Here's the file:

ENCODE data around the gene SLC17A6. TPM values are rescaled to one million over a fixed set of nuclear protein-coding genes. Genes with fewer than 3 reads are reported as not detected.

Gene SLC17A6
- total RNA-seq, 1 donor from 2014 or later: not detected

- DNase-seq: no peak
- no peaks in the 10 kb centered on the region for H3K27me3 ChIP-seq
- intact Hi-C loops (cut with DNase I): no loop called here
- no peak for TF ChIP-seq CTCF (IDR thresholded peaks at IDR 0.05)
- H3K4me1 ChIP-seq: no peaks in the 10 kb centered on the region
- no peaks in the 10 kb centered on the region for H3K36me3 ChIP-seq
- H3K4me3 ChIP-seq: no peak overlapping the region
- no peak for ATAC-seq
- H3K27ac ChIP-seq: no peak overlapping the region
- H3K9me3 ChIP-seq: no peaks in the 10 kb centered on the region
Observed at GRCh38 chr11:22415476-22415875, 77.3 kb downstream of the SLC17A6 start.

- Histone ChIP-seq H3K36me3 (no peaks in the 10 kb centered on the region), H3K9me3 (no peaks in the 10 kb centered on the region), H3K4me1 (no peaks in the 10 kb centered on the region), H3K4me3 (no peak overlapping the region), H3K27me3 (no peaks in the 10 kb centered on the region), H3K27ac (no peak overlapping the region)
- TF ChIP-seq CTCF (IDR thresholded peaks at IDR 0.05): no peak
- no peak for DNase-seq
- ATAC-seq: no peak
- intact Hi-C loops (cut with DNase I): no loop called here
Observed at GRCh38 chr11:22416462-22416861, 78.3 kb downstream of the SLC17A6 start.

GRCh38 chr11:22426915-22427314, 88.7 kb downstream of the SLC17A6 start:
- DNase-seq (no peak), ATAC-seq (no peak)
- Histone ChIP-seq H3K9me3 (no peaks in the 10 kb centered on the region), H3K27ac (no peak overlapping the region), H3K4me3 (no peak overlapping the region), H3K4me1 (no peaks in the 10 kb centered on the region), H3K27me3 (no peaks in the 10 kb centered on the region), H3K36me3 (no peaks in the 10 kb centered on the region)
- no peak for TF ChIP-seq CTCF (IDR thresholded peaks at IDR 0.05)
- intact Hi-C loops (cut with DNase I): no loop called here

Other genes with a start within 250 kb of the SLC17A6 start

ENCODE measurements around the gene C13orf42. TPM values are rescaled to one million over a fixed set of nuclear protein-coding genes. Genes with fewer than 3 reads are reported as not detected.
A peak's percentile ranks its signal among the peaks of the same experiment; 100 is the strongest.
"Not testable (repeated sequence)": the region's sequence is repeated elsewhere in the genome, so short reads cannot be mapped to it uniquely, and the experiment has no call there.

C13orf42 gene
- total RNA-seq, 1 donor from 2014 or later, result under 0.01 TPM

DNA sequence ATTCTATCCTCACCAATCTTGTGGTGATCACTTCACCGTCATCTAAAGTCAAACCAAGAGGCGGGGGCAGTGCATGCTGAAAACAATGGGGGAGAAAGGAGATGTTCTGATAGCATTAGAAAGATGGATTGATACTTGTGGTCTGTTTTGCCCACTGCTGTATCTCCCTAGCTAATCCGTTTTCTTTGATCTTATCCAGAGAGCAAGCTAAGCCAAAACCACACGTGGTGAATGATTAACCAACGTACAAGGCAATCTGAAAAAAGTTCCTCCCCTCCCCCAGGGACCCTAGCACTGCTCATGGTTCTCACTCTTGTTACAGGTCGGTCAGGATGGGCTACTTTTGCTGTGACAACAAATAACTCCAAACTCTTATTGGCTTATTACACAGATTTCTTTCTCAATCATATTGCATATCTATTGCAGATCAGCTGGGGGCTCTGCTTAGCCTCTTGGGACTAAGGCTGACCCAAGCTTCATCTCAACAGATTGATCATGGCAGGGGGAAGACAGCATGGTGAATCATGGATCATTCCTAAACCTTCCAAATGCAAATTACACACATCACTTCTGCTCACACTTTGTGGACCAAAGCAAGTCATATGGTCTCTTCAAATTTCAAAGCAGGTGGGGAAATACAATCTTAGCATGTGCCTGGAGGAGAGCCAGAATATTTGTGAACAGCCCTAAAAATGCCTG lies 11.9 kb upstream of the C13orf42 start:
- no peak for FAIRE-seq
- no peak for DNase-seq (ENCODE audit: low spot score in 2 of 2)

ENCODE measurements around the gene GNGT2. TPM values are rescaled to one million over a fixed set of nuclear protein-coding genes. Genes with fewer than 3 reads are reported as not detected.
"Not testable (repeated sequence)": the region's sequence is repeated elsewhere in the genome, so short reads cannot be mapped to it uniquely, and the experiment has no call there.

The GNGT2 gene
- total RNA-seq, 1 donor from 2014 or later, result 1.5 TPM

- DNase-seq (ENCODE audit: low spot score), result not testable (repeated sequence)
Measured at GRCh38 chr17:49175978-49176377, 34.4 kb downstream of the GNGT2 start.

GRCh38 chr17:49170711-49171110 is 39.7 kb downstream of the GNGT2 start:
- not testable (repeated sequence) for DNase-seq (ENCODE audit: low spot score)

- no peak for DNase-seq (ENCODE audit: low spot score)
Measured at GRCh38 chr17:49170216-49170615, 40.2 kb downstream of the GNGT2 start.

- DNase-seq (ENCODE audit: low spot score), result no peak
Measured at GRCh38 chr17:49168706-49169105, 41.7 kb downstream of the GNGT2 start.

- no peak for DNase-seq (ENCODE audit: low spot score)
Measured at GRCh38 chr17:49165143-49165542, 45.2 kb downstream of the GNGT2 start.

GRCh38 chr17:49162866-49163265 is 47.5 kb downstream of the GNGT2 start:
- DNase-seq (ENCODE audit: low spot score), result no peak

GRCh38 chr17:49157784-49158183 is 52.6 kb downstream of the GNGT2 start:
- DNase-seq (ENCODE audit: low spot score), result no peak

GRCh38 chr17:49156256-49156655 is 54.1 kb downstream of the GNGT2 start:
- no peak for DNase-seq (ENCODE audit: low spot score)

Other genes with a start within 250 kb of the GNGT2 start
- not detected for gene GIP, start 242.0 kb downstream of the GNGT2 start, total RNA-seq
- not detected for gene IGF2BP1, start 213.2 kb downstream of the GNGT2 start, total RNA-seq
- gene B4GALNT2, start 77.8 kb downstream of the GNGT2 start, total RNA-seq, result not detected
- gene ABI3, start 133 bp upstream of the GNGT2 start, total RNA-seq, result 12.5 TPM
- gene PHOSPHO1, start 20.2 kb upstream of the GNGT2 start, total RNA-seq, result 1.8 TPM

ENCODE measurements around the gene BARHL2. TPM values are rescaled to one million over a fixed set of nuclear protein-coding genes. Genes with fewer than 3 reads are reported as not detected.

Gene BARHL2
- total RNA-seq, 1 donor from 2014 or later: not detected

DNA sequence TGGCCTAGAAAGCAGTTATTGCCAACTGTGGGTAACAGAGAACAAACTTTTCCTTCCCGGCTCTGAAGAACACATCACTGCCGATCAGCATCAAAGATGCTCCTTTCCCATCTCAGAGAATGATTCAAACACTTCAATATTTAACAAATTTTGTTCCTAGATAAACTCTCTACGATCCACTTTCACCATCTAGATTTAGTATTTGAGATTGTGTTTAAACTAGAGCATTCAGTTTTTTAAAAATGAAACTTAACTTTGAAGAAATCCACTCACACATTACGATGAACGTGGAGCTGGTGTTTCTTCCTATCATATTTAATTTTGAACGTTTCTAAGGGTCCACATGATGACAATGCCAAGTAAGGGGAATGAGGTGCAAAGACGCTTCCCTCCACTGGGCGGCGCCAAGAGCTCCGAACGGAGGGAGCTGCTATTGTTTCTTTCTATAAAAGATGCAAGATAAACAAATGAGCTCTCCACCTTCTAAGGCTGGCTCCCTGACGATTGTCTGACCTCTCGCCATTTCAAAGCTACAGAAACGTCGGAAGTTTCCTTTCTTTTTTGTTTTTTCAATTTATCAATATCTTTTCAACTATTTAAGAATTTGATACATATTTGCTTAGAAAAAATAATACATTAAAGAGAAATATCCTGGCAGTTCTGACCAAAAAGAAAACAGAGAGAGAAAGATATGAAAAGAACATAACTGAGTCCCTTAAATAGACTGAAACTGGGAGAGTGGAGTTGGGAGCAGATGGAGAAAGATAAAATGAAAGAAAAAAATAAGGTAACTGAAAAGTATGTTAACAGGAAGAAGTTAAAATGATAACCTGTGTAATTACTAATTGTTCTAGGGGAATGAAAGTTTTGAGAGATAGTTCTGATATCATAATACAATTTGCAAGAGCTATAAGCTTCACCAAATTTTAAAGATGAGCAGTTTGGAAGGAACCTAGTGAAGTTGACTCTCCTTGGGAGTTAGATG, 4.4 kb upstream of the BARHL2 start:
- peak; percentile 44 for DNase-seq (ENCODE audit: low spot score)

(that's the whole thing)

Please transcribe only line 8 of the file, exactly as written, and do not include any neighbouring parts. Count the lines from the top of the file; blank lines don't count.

- H3K4me1 ChIP-seq: no peaks in the 10 kb centered on the region